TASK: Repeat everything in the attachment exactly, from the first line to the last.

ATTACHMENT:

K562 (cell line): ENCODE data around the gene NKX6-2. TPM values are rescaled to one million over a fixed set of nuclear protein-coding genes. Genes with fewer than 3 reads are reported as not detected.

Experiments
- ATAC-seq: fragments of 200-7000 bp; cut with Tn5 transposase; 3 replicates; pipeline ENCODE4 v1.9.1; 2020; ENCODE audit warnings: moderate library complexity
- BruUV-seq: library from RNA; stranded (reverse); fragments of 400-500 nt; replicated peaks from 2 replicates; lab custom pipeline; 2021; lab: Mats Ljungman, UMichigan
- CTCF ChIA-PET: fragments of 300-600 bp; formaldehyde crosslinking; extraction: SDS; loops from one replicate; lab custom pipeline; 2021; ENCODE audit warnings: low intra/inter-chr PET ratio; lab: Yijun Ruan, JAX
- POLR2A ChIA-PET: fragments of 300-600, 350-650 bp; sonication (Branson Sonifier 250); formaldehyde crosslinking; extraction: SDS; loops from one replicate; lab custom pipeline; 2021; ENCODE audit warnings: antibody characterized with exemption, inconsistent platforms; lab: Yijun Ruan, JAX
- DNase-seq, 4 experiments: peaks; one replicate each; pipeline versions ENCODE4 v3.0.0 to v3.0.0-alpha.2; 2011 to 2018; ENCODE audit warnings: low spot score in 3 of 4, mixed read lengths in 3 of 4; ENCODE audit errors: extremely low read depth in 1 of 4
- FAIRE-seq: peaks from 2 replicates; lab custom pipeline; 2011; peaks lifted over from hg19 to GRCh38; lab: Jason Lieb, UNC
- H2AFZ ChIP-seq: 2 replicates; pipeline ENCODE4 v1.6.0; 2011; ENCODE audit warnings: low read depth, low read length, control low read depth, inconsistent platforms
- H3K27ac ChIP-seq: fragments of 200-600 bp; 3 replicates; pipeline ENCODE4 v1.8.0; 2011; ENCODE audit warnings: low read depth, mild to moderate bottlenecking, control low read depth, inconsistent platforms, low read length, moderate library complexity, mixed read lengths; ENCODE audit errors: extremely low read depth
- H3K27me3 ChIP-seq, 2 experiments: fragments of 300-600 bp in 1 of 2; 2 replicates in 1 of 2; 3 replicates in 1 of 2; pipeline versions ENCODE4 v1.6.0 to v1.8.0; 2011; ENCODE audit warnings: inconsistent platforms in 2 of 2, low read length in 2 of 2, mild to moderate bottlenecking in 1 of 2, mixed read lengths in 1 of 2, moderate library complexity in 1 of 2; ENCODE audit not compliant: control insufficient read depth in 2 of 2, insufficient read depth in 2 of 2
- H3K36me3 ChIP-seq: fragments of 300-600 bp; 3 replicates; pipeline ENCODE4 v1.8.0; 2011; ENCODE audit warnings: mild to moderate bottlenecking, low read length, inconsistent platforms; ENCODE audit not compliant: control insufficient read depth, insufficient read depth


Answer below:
K562 (cell line): ENCODE data around the gene NKX6-2. TPM values are rescaled to one million over a fixed set of nuclear protein-coding genes. Genes with fewer than 3 reads are reported as not detected.

Experiments
- ATAC-seq: fragments of 200-7000 bp; cut with Tn5 transposase; 3 replicates; pipeline ENCODE4 v1.9.1; 2020; ENCODE audit warnings: moderate library complexity
- BruUV-seq: library from RNA; stranded (reverse); fragments of 400-500 nt; replicated peaks from 2 replicates; lab custom pipeline; 2021; lab: Mats Ljungman, UMichigan
- CTCF ChIA-PET: fragments of 300-600 bp; formaldehyde crosslinking; extraction: SDS; loops from one replicate; lab custom pipeline; 2021; ENCODE audit warnings: low intra/inter-chr PET ratio; lab: Yijun Ruan, JAX
- POLR2A ChIA-PET: fragments of 300-600, 350-650 bp; sonication (Branson Sonifier 250); formaldehyde crosslinking; extraction: SDS; loops from one replicate; lab custom pipeline; 2021; ENCODE audit warnings: antibody characterized with exemption, inconsistent platforms; lab: Yijun Ruan, JAX
- DNase-seq, 4 experiments: peaks; one replicate each; pipeline versions ENCODE4 v3.0.0 to v3.0.0-alpha.2; 2011 to 2018; ENCODE audit warnings: low spot score in 3 of 4, mixed read lengths in 3 of 4; ENCODE audit errors: extremely low read depth in 1 of 4
- FAIRE-seq: peaks from 2 replicates; lab custom pipeline; 2011; peaks lifted over from hg19 to GRCh38; lab: Jason Lieb, UNC
- H2AFZ ChIP-seq: 2 replicates; pipeline ENCODE4 v1.6.0; 2011; ENCODE audit warnings: low read depth, low read length, control low read depth, inconsistent platforms
- H3K27ac ChIP-seq: fragments of 200-600 bp; 3 replicates; pipeline ENCODE4 v1.8.0; 2011; ENCODE audit warnings: low read depth, mild to moderate bottlenecking, control low read depth, inconsistent platforms, low read length, moderate library complexity, mixed read lengths; ENCODE audit errors: extremely low read depth
- H3K27me3 ChIP-seq, 2 experiments: fragments of 300-600 bp in 1 of 2; 2 replicates in 1 of 2; 3 replicates in 1 of 2; pipeline versions ENCODE4 v1.6.0 to v1.8.0; 2011; ENCODE audit warnings: inconsistent platforms in 2 of 2, low read length in 2 of 2, mild to moderate bottlenecking in 1 of 2, mixed read lengths in 1 of 2, moderate library complexity in 1 of 2; ENCODE audit not compliant: control insufficient read depth in 2 of 2, insufficient read depth in 2 of 2
- H3K36me3 ChIP-seq: fragments of 300-600 bp; 3 replicates; pipeline ENCODE4 v1.8.0; 2011; ENCODE audit warnings: mild to moderate bottlenecking, low read length, inconsistent platforms; ENCODE audit not compliant: control insufficient read depth, insufficient read depth